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- From: Paul Prescod <firstname.lastname@example.org>
- To: email@example.com
- Date: Sat, 15 Nov 1997 16:20:52 -0500
Graydon Hoare wrote:
> If you run jade in sgml-to-sgml mode, you can make HTML out of arbitrary
> XML, but I don't think there are flow-objects representing forms.
Sorry I was talking about XSL. As I understand it, XSL will allow you to
create any HTML element.
> What would it mean to take a form
> flow object and render it through a TeX backend? The "interactive" nature
> is gone. What happens to a combo-box?
About the same as the printed rendition of a link or scroll flow object.
It would be completely useless. Stylesheets are tied to a particular
medium. Online stylesheets should have elements (link, input, scroll)
that allow interactivity and print-oriented stylesheet languages should
have elements that describe pages etc.
> I think the question being asked is whether you could make an input-text
> flow object which had a clearly defined semantics in altering your XML
> grove, not your flow object tree. For this, you would need an abstraction
> for the form submission/editing cycle, and such SDQL primitives as richard
> was mentionning.
Only if you take the approach that DSSSL code must manage the form
interactivity process. I don't see why it must. It seems simplest to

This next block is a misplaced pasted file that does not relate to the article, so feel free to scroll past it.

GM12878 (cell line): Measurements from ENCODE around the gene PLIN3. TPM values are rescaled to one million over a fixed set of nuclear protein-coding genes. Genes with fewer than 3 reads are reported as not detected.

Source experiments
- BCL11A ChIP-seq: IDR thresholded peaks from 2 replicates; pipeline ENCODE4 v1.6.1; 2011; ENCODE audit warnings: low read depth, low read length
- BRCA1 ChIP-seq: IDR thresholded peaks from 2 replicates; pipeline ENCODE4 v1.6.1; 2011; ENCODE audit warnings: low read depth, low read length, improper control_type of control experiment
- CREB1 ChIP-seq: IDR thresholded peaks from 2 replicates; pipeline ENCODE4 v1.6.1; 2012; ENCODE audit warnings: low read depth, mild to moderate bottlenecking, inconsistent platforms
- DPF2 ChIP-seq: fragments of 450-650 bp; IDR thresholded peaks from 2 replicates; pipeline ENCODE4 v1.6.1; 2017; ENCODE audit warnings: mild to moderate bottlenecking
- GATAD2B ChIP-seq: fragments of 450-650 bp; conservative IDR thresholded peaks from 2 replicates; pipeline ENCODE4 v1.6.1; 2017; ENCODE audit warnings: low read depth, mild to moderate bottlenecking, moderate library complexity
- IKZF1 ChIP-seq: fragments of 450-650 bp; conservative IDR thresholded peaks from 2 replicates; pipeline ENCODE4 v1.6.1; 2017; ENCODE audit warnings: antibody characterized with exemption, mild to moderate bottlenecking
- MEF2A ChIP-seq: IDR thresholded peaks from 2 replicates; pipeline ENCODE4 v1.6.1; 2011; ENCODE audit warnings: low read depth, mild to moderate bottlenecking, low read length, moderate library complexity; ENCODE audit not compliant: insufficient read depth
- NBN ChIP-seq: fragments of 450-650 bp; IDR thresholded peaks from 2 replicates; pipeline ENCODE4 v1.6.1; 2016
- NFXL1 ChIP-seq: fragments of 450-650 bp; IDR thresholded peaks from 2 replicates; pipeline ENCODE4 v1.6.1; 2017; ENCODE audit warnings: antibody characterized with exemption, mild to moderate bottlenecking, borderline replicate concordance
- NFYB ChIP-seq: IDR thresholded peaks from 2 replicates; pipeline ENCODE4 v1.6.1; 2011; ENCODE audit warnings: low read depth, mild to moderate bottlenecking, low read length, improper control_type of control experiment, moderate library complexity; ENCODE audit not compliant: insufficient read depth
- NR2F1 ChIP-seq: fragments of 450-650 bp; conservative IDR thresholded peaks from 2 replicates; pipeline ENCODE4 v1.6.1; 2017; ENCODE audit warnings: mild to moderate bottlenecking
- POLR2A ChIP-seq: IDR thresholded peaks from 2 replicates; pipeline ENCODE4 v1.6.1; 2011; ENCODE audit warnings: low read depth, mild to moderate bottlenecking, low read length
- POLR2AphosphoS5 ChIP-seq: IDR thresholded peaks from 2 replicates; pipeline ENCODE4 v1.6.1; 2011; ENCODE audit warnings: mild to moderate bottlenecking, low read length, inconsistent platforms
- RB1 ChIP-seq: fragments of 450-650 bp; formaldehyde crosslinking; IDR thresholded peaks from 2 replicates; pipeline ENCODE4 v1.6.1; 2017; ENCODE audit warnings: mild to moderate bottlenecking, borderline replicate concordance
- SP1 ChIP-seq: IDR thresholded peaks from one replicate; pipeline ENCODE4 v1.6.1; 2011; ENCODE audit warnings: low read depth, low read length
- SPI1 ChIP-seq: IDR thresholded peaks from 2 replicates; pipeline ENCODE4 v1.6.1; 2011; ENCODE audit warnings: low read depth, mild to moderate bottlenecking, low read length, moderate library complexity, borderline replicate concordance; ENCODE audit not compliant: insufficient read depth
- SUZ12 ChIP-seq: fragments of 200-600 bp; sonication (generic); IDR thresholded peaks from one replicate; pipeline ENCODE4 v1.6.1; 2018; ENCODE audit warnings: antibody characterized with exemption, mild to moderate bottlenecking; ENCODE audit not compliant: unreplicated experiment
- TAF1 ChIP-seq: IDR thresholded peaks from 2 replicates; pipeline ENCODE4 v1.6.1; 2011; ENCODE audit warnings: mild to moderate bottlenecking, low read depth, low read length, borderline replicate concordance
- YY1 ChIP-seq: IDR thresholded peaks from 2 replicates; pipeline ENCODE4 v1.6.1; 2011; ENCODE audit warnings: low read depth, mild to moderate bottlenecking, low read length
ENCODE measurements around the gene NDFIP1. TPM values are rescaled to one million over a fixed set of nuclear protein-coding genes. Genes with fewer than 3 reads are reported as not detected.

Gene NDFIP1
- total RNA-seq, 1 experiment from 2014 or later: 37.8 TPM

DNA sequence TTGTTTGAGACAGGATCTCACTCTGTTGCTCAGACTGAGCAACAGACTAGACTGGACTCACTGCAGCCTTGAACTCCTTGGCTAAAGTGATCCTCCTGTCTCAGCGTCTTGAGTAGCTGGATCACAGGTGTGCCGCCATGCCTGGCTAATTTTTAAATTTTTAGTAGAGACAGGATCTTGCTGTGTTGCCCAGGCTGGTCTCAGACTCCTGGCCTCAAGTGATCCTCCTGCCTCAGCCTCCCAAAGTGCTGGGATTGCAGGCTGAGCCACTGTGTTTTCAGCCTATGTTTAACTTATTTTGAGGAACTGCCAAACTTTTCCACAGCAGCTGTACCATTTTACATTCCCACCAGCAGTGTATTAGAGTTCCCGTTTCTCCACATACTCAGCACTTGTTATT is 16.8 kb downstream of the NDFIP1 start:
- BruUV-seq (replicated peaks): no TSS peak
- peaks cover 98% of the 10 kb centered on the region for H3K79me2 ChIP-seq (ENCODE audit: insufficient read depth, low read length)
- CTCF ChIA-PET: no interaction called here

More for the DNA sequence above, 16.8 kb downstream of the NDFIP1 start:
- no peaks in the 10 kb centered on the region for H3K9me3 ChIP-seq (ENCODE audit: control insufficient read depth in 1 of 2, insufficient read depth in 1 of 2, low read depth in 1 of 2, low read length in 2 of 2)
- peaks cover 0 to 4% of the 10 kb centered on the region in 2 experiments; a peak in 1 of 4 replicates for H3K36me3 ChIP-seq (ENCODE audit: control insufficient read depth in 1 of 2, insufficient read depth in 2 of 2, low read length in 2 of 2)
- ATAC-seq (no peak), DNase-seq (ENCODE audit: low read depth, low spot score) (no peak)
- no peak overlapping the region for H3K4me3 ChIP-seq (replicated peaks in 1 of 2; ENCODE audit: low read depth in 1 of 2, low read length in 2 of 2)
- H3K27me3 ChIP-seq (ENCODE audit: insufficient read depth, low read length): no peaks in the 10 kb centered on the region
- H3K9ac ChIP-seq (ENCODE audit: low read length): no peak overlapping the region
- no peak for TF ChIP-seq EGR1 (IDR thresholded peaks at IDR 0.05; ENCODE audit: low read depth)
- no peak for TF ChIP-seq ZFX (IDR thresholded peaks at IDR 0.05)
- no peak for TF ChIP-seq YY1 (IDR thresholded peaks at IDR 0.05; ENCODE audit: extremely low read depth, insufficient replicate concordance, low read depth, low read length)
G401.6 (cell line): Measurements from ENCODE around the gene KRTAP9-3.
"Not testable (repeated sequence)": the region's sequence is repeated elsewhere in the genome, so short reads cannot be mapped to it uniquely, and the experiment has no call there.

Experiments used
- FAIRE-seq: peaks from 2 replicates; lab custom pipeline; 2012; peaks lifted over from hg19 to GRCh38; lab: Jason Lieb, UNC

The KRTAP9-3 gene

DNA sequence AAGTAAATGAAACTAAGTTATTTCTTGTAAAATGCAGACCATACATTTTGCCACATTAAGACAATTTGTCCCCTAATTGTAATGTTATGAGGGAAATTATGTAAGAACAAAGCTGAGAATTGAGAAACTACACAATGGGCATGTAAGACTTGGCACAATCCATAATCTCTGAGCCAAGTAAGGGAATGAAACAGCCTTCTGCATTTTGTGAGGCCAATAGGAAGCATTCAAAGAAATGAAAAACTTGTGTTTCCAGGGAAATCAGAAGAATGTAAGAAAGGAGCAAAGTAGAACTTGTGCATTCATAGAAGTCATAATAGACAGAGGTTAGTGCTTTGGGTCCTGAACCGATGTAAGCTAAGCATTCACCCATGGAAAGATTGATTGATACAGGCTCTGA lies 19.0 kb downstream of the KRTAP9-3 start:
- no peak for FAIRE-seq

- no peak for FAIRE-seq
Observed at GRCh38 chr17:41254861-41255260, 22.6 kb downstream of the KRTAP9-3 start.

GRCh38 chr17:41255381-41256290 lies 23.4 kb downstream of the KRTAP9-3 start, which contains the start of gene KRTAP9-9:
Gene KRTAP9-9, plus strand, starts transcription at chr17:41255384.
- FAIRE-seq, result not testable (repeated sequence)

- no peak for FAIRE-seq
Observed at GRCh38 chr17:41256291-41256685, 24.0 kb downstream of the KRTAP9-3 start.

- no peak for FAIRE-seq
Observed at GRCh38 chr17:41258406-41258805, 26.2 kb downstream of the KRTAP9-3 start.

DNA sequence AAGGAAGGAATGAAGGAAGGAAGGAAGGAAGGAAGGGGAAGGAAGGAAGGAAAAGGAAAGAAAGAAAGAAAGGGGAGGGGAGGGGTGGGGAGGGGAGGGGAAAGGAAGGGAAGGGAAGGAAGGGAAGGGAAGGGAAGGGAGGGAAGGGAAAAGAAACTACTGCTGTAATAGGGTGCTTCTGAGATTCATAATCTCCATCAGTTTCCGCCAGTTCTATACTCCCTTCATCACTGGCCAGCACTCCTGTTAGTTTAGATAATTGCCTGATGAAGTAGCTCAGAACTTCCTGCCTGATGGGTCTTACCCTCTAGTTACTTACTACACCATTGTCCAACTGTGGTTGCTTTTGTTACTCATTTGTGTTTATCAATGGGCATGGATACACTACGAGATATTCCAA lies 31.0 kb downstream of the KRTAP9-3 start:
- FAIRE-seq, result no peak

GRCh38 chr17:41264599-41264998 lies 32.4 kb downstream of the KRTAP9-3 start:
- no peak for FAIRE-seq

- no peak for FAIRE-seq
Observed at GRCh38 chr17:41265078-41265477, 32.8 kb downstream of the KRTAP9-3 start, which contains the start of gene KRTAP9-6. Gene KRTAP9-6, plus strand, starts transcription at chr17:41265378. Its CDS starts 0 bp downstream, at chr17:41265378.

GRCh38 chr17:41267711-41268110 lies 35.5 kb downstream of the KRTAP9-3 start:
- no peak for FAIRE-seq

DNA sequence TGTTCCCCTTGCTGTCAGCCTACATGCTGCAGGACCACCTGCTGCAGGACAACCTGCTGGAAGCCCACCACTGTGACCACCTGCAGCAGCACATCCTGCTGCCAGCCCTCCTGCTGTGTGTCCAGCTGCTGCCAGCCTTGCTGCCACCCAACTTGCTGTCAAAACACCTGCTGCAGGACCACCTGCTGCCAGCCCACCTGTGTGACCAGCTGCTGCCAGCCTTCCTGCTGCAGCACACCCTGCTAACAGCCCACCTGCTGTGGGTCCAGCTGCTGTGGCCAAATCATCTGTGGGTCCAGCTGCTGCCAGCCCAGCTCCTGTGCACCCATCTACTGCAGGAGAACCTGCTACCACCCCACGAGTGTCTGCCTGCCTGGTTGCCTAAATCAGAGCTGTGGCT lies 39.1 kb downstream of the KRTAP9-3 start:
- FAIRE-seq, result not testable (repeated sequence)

methat it should do the moral equivalent of "put a button here" and
> It makes sense -- he's basically talking about getting
> full grove-manipulation into the query language so you can consider the
> grove a simple object database. OMDG OQL is probably worth looking over.
I can see that, but I don't think it necessarily has anything to do with
form input. The SQL model (I'm not familiar with OQL) is that a host
interactivity and issues data model update instructions. SQL does not
handle the user interface itself.
In other words, the vast majority of forms will have nothing to do with
the document grove itself. They may be forms designed to talk to
relational databases or object databases or CGI or whatever. We can
create these forms immediately, without touching SDQL. Yes, it would be
cool if SDQL allowed grove updates, and of course we expect that if it
did, you would be able to call it from the code that handles your
button, just as you could call SQL or OQL etc.
Anyhow, I think that the DOM allows updates, so if you use DOM functions
as your "query language" and the DOM model as your grove, then you will
have a read/write document query language.
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